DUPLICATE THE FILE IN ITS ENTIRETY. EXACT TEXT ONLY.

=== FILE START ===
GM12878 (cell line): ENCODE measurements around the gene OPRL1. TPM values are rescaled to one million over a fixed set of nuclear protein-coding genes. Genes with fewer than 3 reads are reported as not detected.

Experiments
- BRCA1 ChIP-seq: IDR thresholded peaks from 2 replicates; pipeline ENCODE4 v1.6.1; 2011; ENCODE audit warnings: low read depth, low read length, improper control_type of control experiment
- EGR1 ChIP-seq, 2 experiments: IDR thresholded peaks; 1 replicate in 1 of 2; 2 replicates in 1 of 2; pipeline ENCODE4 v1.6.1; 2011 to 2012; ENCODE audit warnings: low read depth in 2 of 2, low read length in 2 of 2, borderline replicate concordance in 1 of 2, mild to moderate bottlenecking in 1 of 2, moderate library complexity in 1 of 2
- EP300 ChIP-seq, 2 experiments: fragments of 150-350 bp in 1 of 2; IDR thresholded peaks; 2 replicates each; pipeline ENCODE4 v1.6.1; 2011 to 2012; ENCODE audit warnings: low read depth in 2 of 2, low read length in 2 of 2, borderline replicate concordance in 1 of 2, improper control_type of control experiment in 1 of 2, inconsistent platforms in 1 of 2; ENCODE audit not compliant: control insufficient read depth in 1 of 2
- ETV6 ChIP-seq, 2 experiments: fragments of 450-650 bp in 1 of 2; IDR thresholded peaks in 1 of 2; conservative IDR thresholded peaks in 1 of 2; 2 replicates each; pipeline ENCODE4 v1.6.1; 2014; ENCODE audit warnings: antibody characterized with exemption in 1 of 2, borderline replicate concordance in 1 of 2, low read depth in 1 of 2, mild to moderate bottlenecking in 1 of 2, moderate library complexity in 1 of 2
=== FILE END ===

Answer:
GM12878 (cell line): ENCODE measurements around the gene OPRL1. TPM values are rescaled to one million over a fixed set of nuclear protein-coding genes. Genes with fewer than 3 reads are reported as not detected.

Experiments
- BRCA1 ChIP-seq: IDR thresholded peaks from 2 replicates; pipeline ENCODE4 v1.6.1; 2011; ENCODE audit warnings: low read depth, low read length, improper control_type of control experiment
- EGR1 ChIP-seq, 2 experiments: IDR thresholded peaks; 1 replicate in 1 of 2; 2 replicates in 1 of 2; pipeline ENCODE4 v1.6.1; 2011 to 2012; ENCODE audit warnings: low read depth in 2 of 2, low read length in 2 of 2, borderline replicate concordance in 1 of 2, mild to moderate bottlenecking in 1 of 2, moderate library complexity in 1 of 2
- EP300 ChIP-seq, 2 experiments: fragments of 150-350 bp in 1 of 2; IDR thresholded peaks; 2 replicates each; pipeline ENCODE4 v1.6.1; 2011 to 2012; ENCODE audit warnings: low read depth in 2 of 2, low read length in 2 of 2, borderline replicate concordance in 1 of 2, improper control_type of control experiment in 1 of 2, inconsistent platforms in 1 of 2; ENCODE audit not compliant: control insufficient read depth in 1 of 2
- ETV6 ChIP-seq, 2 experiments: fragments of 450-650 bp in 1 of 2; IDR thresholded peaks in 1 of 2; conservative IDR thresholded peaks in 1 of 2; 2 replicates each; pipeline ENCODE4 v1.6.1; 2014; ENCODE audit warnings: antibody characterized with exemption in 1 of 2, borderline replicate concordance in 1 of 2, low read depth in 1 of 2, mild to moderate bottlenecking in 1 of 2, moderate library complexity in 1 of 2